Legislature Could Declare Pornography A Health Risk
The state could declare pornography a public health risk that needs education, research and policy changes to protect Floridians, according to a resolution overwhelmingly approved by a House committee Thursday.
The resolution is being sponsored by Republican Rep. Ross Spano, who is also a candidate for attorney general. He has previously passed legislation to help victims of human trafficking.
"Research has found a correlation between pornography use and mental and physical illnesses, difficulty forming and maintaining intimate relationships, unhealthy brain development and cognitive function, and deviant, problematic or dangerous sexual behavior," Spano said before the House Health & Human Services Committee approved the resolution on an 18-1 vote.
The resolution spells out those risks and several others, including an increased demand for prostitution. It also says children are being exposed to pornography at a younger age because of advancements in technology. To emphasize that point, he held up his smartphone, saying children have access to pornography 24 hours a day.
The resolution says, "a child who views pornography is at a higher risk of developing low self-esteem, an eating disorder, and a desire to engage in dangerous sexual behavior."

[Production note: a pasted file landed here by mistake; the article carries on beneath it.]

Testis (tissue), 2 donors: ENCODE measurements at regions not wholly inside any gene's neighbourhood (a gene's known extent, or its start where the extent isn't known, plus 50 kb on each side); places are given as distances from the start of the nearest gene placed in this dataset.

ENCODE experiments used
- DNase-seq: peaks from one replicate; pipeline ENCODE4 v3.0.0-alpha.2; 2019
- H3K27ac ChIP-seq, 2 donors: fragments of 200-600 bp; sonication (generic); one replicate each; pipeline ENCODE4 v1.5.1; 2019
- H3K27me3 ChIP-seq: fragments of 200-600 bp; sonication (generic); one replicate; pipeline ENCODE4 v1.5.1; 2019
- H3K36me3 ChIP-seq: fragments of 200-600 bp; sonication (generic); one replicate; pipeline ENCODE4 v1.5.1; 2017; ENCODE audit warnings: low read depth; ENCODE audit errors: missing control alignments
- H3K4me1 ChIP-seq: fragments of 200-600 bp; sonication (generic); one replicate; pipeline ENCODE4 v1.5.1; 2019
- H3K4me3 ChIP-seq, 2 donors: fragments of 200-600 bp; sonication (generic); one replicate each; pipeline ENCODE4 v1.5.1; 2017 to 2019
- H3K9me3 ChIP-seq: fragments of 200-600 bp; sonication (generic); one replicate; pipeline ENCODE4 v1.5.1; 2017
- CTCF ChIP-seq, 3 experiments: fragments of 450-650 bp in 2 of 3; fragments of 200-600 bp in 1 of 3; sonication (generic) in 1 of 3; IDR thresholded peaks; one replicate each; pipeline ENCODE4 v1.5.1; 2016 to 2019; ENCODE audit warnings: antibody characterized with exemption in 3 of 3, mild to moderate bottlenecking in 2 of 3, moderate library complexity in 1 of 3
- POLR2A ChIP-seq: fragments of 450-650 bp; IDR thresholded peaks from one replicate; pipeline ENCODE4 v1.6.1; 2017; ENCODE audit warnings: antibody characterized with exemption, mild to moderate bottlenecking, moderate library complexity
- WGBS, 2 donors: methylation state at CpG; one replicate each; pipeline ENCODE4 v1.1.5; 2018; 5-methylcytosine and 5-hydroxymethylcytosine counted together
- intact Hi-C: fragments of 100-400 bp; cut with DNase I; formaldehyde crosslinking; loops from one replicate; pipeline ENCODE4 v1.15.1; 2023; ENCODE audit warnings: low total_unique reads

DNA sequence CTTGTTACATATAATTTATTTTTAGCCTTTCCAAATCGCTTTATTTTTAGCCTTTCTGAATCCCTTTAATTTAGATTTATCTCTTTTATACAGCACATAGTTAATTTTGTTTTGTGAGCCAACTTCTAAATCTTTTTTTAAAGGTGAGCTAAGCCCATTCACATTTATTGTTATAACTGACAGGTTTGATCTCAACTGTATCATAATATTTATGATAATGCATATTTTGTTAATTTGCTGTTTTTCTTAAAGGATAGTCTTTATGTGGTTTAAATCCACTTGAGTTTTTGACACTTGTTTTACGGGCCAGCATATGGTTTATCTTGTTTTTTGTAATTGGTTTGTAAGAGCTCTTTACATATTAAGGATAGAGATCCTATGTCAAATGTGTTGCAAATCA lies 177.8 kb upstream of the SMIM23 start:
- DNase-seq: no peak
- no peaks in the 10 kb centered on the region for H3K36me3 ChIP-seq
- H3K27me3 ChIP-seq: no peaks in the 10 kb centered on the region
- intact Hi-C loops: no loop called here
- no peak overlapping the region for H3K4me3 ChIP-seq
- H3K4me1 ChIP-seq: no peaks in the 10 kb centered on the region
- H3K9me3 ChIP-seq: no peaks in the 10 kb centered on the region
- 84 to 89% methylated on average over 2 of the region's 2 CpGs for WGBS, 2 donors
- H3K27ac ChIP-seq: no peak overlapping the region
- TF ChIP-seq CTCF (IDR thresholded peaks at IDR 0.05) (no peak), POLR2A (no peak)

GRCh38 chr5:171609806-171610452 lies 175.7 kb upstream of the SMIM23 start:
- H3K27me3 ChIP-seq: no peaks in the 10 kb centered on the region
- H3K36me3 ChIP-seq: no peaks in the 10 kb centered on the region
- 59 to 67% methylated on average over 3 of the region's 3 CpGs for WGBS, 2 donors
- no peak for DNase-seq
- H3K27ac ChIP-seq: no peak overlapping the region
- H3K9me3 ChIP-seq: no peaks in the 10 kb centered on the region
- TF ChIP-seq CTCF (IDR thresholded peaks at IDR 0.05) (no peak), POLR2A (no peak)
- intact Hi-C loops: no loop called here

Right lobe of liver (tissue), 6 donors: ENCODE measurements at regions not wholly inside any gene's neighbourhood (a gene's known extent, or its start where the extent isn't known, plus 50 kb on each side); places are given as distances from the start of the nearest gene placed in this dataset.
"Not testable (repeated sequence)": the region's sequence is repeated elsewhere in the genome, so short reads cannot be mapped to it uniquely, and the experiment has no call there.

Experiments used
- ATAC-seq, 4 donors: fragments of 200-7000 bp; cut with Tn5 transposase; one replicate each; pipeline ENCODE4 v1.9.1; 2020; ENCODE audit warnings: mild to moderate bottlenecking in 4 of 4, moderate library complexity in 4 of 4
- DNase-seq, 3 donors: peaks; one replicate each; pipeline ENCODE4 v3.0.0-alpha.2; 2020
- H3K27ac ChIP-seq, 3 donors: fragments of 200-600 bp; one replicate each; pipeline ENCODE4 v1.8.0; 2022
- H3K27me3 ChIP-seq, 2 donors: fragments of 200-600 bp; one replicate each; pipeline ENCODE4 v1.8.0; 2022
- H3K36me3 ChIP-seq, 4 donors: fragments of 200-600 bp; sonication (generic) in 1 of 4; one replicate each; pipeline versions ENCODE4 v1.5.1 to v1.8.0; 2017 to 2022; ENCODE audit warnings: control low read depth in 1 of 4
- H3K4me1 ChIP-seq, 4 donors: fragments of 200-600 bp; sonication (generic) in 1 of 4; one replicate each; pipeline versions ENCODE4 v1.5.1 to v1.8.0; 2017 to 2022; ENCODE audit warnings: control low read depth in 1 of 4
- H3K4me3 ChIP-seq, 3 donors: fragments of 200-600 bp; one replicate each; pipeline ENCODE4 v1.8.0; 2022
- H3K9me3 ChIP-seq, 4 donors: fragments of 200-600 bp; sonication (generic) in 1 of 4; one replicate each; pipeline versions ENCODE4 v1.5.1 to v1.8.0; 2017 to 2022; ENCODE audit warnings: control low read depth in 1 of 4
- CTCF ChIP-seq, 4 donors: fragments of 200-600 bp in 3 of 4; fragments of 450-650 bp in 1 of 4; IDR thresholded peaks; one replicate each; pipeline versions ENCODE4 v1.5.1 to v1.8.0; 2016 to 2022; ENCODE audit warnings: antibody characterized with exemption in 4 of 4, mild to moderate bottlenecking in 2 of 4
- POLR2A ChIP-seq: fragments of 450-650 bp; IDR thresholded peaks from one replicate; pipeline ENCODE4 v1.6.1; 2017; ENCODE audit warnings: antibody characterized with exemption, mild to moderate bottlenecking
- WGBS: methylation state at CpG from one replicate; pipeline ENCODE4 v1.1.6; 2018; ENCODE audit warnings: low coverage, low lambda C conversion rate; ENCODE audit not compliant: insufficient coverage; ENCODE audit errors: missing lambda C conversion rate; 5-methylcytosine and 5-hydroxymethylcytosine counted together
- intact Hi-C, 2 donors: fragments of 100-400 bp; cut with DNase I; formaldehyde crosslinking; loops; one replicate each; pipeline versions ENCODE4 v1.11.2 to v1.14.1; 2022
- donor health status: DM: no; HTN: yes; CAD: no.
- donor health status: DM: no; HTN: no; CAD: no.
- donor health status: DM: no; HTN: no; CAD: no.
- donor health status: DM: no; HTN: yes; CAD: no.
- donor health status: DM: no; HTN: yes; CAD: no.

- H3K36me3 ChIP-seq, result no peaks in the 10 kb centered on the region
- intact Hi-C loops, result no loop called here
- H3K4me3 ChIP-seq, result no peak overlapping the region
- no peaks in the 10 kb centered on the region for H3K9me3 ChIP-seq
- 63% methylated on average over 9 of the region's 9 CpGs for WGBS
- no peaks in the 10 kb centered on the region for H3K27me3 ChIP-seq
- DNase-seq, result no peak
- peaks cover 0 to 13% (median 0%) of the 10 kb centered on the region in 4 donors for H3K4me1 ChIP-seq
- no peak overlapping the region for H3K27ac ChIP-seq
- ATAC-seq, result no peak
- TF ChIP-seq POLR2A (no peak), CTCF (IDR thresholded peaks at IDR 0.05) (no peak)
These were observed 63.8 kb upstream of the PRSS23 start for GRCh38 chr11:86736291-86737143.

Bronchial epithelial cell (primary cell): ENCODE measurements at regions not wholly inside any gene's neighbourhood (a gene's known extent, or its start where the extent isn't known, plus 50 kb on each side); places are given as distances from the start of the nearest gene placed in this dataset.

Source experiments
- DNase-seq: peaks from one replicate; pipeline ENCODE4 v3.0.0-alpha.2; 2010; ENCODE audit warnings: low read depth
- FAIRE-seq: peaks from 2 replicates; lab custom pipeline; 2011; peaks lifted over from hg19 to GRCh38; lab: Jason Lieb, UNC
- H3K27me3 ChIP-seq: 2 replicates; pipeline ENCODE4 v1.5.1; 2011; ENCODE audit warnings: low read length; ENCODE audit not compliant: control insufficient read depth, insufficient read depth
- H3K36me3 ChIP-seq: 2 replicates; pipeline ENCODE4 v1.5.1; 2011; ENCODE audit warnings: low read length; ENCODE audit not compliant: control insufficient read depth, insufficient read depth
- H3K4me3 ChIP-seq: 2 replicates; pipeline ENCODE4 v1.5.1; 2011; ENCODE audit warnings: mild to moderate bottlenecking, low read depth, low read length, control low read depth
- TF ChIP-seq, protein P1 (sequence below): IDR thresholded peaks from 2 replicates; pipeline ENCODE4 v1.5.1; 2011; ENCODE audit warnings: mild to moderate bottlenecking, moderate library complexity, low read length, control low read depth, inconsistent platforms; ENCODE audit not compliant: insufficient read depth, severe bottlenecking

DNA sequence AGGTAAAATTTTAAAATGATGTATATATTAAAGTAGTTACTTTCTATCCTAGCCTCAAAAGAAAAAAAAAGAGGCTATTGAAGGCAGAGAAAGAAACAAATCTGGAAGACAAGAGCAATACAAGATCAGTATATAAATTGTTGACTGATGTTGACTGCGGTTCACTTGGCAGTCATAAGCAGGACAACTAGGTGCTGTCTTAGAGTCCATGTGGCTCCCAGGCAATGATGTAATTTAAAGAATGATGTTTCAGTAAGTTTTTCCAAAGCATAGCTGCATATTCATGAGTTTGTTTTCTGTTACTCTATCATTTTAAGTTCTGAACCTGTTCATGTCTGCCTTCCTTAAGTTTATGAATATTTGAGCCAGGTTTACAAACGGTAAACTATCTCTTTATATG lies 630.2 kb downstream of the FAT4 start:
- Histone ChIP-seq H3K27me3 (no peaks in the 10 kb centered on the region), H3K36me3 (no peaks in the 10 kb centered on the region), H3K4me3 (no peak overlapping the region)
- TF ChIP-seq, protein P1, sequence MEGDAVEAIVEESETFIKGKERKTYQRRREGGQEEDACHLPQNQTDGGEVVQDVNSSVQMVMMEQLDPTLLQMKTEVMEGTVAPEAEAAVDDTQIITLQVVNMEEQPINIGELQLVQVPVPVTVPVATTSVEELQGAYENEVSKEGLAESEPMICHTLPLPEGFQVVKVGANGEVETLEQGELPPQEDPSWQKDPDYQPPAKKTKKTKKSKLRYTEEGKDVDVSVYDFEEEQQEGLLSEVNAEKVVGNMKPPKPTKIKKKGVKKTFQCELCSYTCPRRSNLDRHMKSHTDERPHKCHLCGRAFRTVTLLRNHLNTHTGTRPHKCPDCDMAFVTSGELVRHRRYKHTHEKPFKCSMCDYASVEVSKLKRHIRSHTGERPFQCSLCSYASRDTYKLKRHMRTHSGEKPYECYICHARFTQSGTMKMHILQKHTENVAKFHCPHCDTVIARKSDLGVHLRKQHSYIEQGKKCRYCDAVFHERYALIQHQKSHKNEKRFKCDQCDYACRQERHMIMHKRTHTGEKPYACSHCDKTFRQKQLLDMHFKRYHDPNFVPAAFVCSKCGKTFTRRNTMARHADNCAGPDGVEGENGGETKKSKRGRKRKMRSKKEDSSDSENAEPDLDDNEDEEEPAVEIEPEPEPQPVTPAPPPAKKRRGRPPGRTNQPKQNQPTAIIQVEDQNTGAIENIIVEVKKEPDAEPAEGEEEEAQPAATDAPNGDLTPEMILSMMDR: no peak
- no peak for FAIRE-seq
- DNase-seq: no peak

The one "no" vote came from Republican Rep. Cary Pigman, who is a medical doctor. He said after the meeting that there are more important health issues the state should be focused on.
"We have problems with hypertension, with obesity, with diabetes, with Zika. We have a whole list of things that are important medically. I'm not so sure that we need to spend legislative time annunciating a specific complaint when we have others that are far more pressing," he said.
Spano originally wanted the resolution to declare pornography a public health crisis, but reworded it to say 'risk' to help broaden support for the measure.
"Anytime you brush up against what people perceive as a foundational constitutional right — the First Amendment, the right to free speech — you're going to have understandable pushback," he said. "The Supreme Court of the United States has made it clear that states have the ability to regulate obscene material. Obscenity has never been found to be a constitutional right."
A similar Senate resolution has yet to be heard in a committee.